- Meghval: - This community has hailed from Marwar in Rajasthan.The primary occupation of Meghval community was weaving fabric specially Khadi.
- Rabari Tribe: - Rabari are the worshippers of Mata Devi and they worship her in all her natural elements, the most popular being the peacock feather and the conch shell.
- Sahariya Tribe: - Sahariya Tribe is the only primitive tribe of the Rajasthan state, residing in the Shahabad and Kishanganj Panchayat Samitis of Baran District.
- Kalbeliya:- The Kalbelias were known for their frequent movement from one place to another in ancient times. Their main occupation is catching snakes and trading snake venom. Hence, the dance movements and the costumes of their community bear a resemblance to that of the serpents. They are also known as Sapera, Jogira or Jogi. They follow Hinduism. They trace their ancestry from Kanlipar, the 12th disciple of Guru Gorakhnath.
Fairs, Festivals, Folk Dance, Folk Music of Rajasthan
- Banganga Fair:-It is said that the stream of Banganga was formed when Arjun, one of the Pandavas, shot an arrow to quench the thirst of dying Bhishma Pitamah, who was a brave warrior and had been badly wounded in the battle of Mahabharata.
- Chandrabagha Fair:-Thousands of devotees gather here at the time of fair to take a holy dip in the sacred waters of river Chandrabhaga.
- Gogaji Fair:-Gogaji is regarded as a saint by the Kayam Khani Muslims who are beieved to be his descendants. He is an eminent warrior-hero of the region. Hindus called him by the name of Goga Veer while Muslims call him Jahar Peer.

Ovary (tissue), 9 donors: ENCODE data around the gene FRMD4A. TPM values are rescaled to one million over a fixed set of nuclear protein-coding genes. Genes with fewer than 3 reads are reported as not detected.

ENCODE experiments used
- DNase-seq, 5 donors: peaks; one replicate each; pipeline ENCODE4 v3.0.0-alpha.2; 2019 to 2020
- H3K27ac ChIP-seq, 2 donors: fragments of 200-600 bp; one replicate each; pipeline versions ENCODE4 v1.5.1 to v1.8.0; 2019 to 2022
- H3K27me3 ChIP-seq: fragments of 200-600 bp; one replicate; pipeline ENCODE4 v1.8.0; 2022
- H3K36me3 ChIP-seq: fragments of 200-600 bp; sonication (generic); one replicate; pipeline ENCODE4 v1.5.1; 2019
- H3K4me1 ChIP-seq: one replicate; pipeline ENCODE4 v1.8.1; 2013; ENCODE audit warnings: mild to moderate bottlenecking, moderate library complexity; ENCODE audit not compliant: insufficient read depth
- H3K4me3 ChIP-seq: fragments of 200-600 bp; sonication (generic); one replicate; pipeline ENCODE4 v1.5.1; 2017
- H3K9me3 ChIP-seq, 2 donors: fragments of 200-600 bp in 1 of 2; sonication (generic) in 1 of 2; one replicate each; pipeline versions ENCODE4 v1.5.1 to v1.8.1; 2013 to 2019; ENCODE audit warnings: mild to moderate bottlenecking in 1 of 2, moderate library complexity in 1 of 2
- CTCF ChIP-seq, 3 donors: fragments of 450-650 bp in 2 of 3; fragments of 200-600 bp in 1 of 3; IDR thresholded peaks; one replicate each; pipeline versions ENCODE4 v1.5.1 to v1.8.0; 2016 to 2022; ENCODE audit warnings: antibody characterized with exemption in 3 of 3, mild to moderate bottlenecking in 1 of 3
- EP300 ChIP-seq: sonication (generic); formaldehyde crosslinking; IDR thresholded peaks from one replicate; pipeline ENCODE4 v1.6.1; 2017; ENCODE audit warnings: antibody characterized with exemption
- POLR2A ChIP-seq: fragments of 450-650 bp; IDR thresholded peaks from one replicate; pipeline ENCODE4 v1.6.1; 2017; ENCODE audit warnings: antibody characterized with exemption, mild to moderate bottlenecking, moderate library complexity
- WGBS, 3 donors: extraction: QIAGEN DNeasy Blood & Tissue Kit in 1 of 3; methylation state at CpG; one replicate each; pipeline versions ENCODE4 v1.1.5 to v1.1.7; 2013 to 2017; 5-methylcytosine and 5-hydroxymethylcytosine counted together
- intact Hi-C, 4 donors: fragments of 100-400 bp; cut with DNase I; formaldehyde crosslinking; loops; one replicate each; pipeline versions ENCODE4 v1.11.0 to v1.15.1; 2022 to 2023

- Jambheswar Fair:-Jambheswar ji is considered an in carnation of Lord Vishnu himself, by the Bishnois. He always stood for self-control, truth and non-violence. Two temples of Jambheswar ji are situated near the town of Nokha – one in village Mukam and the other on the sand dune of Samarthal.
- Kaila Devi Fair:-One of the most venerated fairs of Rajasthan, Kaila devi fair is hels at the temple of Kaila Devi, who is worshipped as the guardian deity by the Yadavas, the Khinchis, and the princess of Karauli.
- Kapil Muni Fair:-The largest fair of Bikaner, Kapil Muni Fair is named after the Kapil who was a great sage, believed to have done ‘tapasya’ here for the redemption of mankind. Kapil Muni has been mentioned in Puranas and has been said to descend from Lord Brahma (the creator of the world) himself.
- Karni Mata Fair:-Karni Mata led an ascetic life and dedicated herself to the service of the poor and downtrodden and is believed to possess supernatural powers. She laid the foundation of Deshnok and her main followers are ‘Charans’.
- Khatu Shyamji Fair:-Thousands of devotees visit the temple during this annual fair, many of them for performing the ‘Jadula’ ceremony of their children, where the child ‘s head is shaven clean for the first time.
- Khetlaji Fair:-There are shops and festivity that is characteristic of all Rajasthani fairs. The bubbling people who throng to the fair in their colorful attire certainly add the charms to this gala occasion.
- Mallinath Fair:-One of the biggest cattle fairs of Rajasthan, Mallinath Fair is just the right place to visit to look out for highly popular breeds of cattle such as cows, camels, sheep, goats and horses.
- Nagaur Fair:-The famous Nagaur fair is known for the cattle tradesmen with colorful turbans and long mustaches that come there with their fine breed of camels, horses, cows, and bullocks.